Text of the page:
November 14-15, 2014
Deadline for Abstract Submission: August 1, 2014
Yale Law School is proud to host the 4th Doctoral Scholarship Conference, which will be held on November 14-15, 2014. The conference aims to provide doctoral students and recent graduates with a forum to present, share and discuss their work beyond conventional academic boundaries. It seeks to promote quality research and to facilitate discussion across diverse subject areas and methodological approaches, with a view towards fostering a community of aspiring legal scholars.
Law is a central social tool for establishing responsibility and for holding agents accountable for their actions and omissions. These functions of the law raise fundamental questions: What is it that the law does when it calls agents to account? What justifies its authority to do so? What values underlie the law’s call of those under its jurisdiction to responsibility? What are the limits of holding persons legally responsible? What modes of responsibility can and should the law impose? In what ways do these functions interact with the other social functions of the law? In what ways can and should legal institutions themselves be held responsible?
These questions materialize in idiosyncratic ways across the various areas of law, with different issues taking center stage in each area. At the same time, these questions illuminate aspects of law that should be considered across arbitrarily constructed disciplinary boundaries. Legal responsibility manifests itself in different ways in the realms of private and public law as well as in the domestic and international spheres. In a complex, global society, states, corporations and individuals must thus make sense of their multiple and shifting responsibilities in areas as diverse as the economic, the criminal, the environmental, the contractual and the international. In all these areas, and in many others, law engages with various modes of responsibility, including the personal, the social and the civic, each of which is situated within different legal relationships. This conference aims to examine the many and varied modes of responsibility with which the law interacts, as well as broader themes that emerge from taking a bird’s-eye view of the legal system as a whole.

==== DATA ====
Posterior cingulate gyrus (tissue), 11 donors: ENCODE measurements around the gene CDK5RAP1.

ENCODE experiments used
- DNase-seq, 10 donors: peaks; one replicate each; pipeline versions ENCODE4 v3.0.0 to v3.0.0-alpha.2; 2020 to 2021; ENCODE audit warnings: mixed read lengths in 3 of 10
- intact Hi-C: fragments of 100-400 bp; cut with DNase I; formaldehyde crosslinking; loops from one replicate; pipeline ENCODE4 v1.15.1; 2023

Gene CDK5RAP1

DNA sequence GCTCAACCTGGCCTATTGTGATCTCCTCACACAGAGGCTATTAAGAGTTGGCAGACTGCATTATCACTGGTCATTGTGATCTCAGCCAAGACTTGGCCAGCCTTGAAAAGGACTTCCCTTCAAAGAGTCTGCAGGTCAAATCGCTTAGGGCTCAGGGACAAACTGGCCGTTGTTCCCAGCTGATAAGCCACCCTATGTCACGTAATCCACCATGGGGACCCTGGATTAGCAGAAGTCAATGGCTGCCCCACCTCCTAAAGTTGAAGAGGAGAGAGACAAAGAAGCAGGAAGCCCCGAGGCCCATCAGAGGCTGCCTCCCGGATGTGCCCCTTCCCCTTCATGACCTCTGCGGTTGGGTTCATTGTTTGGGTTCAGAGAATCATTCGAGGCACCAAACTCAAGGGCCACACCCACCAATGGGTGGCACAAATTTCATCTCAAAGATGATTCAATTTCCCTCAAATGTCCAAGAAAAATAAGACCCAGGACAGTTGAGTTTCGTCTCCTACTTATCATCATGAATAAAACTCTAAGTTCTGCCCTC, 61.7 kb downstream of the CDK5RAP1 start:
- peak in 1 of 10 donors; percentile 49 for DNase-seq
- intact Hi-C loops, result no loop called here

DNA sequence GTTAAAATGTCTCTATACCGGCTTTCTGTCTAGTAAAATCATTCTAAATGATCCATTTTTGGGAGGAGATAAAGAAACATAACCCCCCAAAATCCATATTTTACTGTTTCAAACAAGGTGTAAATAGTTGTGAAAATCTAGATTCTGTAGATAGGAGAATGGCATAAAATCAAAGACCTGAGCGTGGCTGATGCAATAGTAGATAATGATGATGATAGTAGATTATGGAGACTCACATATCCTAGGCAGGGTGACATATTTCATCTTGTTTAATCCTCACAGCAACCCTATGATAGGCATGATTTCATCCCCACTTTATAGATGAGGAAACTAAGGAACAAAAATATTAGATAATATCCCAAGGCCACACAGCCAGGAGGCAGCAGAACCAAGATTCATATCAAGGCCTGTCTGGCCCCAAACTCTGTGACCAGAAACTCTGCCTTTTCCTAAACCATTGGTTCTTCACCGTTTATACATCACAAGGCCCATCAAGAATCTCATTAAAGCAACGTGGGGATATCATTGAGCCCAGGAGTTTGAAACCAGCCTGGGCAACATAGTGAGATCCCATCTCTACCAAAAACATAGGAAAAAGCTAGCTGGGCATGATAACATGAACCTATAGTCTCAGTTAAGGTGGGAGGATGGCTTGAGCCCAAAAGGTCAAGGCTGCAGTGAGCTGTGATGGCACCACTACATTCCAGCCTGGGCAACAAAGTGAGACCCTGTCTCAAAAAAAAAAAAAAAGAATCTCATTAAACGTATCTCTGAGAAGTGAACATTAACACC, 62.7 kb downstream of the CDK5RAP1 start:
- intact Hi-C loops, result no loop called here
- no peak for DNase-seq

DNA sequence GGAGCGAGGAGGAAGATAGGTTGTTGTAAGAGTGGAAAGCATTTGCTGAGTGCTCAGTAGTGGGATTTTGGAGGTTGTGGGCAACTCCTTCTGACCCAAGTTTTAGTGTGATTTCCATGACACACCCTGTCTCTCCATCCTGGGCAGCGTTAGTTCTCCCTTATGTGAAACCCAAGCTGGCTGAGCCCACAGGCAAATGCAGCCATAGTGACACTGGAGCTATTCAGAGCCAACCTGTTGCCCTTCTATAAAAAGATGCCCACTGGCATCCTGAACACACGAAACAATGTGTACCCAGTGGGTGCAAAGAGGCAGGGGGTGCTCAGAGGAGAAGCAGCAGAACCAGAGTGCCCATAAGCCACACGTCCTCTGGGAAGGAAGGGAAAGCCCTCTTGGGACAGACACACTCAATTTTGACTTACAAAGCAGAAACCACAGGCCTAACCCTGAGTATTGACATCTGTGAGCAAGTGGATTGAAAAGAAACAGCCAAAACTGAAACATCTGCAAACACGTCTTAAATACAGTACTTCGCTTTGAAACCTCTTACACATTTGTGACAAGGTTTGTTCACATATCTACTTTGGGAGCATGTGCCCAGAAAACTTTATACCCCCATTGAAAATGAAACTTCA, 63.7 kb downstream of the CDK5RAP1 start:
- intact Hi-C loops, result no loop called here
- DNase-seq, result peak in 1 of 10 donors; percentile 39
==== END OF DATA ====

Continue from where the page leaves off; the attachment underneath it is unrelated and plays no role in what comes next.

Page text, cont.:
The conference is open to current doctoral candidates, in law or law-related disciplines, and those who graduated during the previous academic year (2013-2014). We welcome submissions engaging any area of law. Papers will be selected based on quality and their capacity to provoke fruitful debate with other submissions. Selection will be informed – but not strictly bound – by fidelity to the theme.
Abstracts of 300-500 words (with your institutional affiliations) should be submitted to email@example.com by August 1st, 2014. Selected applicants will be informed of acceptance in late August, and presenters will be asked to submit their papers of up to 10,000 words in length by October 10, 2014.